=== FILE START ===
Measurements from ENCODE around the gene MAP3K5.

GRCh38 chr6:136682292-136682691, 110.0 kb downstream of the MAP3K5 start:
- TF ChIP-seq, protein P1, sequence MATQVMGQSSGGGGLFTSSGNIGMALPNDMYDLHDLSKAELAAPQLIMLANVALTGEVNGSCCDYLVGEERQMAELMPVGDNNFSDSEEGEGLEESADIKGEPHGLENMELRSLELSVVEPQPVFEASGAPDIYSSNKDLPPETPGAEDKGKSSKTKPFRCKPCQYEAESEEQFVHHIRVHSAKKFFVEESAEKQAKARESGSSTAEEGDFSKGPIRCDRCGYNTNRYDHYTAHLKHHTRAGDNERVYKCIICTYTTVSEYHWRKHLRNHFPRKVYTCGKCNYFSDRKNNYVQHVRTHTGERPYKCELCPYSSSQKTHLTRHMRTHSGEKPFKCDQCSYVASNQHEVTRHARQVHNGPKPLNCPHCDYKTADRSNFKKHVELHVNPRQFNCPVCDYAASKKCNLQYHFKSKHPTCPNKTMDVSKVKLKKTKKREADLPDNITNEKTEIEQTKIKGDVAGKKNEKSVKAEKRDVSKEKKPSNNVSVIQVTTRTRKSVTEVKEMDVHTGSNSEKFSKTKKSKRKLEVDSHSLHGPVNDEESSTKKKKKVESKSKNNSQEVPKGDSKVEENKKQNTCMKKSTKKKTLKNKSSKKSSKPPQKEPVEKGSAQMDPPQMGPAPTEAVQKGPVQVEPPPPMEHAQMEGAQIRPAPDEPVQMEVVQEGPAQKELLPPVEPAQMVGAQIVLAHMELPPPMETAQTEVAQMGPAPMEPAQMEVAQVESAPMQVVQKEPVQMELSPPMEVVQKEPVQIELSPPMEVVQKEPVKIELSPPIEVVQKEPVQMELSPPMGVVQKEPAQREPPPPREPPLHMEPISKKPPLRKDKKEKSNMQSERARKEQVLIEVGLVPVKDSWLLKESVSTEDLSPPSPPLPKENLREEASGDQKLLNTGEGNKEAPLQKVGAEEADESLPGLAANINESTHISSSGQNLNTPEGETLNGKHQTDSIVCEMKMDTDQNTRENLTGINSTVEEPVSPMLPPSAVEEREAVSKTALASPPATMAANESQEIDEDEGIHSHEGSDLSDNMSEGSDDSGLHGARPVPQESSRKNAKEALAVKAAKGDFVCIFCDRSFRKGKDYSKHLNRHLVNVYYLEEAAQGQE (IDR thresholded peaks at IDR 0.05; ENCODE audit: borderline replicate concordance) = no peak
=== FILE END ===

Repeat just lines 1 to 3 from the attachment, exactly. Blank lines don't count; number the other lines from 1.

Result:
Measurements from ENCODE around the gene MAP3K5.

GRCh38 chr6:136682292-136682691, 110.0 kb downstream of the MAP3K5 start:
- TF ChIP-seq, protein P1, sequence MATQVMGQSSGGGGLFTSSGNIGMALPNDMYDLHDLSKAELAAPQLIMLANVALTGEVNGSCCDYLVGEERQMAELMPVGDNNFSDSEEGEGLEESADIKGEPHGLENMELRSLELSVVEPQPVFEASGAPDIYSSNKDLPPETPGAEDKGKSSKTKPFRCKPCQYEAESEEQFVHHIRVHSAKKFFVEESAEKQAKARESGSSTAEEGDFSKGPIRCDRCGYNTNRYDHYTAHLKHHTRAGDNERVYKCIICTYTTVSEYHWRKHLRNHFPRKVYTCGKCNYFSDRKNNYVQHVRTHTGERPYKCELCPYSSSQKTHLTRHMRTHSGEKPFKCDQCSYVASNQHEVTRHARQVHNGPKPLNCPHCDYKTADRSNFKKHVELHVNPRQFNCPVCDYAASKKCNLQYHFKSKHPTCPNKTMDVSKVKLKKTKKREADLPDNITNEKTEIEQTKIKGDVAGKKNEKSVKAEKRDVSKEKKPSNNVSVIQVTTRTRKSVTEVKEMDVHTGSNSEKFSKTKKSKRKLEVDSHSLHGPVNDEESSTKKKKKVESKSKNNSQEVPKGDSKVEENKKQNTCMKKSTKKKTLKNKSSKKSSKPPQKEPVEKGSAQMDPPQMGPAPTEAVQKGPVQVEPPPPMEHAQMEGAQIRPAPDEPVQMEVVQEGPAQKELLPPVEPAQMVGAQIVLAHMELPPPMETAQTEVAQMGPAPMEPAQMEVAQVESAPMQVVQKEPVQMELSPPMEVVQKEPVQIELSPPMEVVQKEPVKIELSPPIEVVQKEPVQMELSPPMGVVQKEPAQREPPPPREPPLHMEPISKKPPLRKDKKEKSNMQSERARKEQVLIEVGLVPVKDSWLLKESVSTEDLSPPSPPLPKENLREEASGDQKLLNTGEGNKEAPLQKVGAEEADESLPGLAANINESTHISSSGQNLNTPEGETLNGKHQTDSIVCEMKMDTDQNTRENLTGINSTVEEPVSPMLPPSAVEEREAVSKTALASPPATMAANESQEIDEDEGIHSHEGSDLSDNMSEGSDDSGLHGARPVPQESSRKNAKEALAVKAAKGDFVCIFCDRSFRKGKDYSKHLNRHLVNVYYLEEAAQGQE (IDR thresholded peaks at IDR 0.05; ENCODE audit: borderline replicate concordance) = no peak